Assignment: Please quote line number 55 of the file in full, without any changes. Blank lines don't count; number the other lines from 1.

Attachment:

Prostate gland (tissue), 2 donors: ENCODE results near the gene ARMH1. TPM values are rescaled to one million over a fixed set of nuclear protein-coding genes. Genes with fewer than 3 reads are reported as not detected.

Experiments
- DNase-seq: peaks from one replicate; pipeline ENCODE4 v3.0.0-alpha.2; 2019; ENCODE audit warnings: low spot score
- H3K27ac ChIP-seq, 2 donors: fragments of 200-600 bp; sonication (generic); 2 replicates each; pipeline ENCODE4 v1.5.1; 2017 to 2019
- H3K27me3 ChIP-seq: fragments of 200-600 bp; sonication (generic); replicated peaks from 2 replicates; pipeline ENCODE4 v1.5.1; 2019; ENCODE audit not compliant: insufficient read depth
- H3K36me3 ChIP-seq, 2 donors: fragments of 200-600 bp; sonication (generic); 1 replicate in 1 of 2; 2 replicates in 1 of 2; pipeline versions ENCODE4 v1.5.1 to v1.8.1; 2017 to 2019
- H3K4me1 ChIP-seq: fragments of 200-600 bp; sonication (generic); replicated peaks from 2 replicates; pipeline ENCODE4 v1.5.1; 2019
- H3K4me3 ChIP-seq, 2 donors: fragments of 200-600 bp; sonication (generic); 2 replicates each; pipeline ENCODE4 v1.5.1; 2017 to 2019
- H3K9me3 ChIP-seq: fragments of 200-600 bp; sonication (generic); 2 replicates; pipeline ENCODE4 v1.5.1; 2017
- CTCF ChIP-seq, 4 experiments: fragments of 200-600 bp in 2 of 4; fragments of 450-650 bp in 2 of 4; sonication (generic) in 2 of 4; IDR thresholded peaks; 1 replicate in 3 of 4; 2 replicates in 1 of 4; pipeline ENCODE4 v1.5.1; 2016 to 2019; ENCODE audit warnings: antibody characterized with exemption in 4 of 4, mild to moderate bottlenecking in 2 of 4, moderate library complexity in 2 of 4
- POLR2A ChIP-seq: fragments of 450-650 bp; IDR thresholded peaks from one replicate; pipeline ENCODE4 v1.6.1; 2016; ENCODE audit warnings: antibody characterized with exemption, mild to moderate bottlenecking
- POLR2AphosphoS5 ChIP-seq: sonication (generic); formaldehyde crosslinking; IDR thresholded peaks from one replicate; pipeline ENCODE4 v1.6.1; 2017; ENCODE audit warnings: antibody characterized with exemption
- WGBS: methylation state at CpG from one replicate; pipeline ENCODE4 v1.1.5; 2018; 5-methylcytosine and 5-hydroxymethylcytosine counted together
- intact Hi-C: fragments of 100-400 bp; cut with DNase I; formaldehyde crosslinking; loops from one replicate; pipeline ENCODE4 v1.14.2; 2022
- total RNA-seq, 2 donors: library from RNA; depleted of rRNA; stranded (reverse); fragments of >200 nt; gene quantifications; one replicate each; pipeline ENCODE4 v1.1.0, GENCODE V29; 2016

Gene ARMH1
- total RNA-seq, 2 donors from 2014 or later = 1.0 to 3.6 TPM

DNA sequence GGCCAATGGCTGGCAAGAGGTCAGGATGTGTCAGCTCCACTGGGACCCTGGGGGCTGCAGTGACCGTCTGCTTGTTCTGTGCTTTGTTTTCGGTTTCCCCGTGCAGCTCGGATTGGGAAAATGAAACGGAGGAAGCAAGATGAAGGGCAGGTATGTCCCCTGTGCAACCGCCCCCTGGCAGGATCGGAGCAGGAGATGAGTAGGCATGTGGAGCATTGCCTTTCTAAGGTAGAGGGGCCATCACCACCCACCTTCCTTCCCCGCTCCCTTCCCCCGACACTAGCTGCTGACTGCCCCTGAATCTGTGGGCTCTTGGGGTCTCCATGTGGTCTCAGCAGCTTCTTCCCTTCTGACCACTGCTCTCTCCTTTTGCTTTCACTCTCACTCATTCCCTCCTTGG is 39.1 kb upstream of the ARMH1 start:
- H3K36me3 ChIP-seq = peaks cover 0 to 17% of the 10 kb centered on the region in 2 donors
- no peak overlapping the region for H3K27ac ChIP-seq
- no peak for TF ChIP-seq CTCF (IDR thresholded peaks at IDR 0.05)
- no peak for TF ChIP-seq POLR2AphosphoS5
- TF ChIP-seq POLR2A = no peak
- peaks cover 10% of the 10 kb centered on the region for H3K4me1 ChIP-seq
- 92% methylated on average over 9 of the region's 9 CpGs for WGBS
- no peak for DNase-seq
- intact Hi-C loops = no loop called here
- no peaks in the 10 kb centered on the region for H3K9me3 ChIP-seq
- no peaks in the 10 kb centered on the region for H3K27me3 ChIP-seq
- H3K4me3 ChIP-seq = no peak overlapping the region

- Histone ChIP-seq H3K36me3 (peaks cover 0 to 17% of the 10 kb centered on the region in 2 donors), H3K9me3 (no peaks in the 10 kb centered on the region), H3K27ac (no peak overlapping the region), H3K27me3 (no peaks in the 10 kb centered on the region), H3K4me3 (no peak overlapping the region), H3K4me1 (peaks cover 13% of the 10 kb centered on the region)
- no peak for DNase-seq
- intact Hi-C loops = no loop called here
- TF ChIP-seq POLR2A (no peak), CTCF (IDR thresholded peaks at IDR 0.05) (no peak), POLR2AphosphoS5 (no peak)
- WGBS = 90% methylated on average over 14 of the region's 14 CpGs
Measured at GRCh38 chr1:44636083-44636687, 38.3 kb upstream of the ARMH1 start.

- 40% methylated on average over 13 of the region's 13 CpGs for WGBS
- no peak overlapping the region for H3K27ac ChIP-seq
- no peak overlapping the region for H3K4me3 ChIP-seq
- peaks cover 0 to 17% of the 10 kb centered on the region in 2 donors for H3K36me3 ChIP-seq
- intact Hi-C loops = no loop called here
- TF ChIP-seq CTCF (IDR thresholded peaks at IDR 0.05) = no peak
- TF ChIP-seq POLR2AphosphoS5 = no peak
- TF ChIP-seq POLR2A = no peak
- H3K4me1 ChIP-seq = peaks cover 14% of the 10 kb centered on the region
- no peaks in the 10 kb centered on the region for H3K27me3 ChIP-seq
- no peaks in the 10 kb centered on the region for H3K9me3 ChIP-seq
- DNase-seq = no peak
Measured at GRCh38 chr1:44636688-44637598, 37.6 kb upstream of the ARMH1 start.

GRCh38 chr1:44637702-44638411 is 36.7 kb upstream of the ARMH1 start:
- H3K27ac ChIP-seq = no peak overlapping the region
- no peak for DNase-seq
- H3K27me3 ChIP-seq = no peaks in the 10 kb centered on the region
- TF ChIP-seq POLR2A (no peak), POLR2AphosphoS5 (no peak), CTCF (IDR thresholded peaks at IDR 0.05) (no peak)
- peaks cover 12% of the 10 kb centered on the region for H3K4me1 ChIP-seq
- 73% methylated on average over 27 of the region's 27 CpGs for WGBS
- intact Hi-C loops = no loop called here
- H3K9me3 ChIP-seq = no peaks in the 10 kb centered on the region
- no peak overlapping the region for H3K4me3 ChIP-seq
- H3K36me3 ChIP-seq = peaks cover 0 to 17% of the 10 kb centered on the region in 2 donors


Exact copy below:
- peaks cover 12% of the 10 kb centered on the region for H3K4me1 ChIP-seq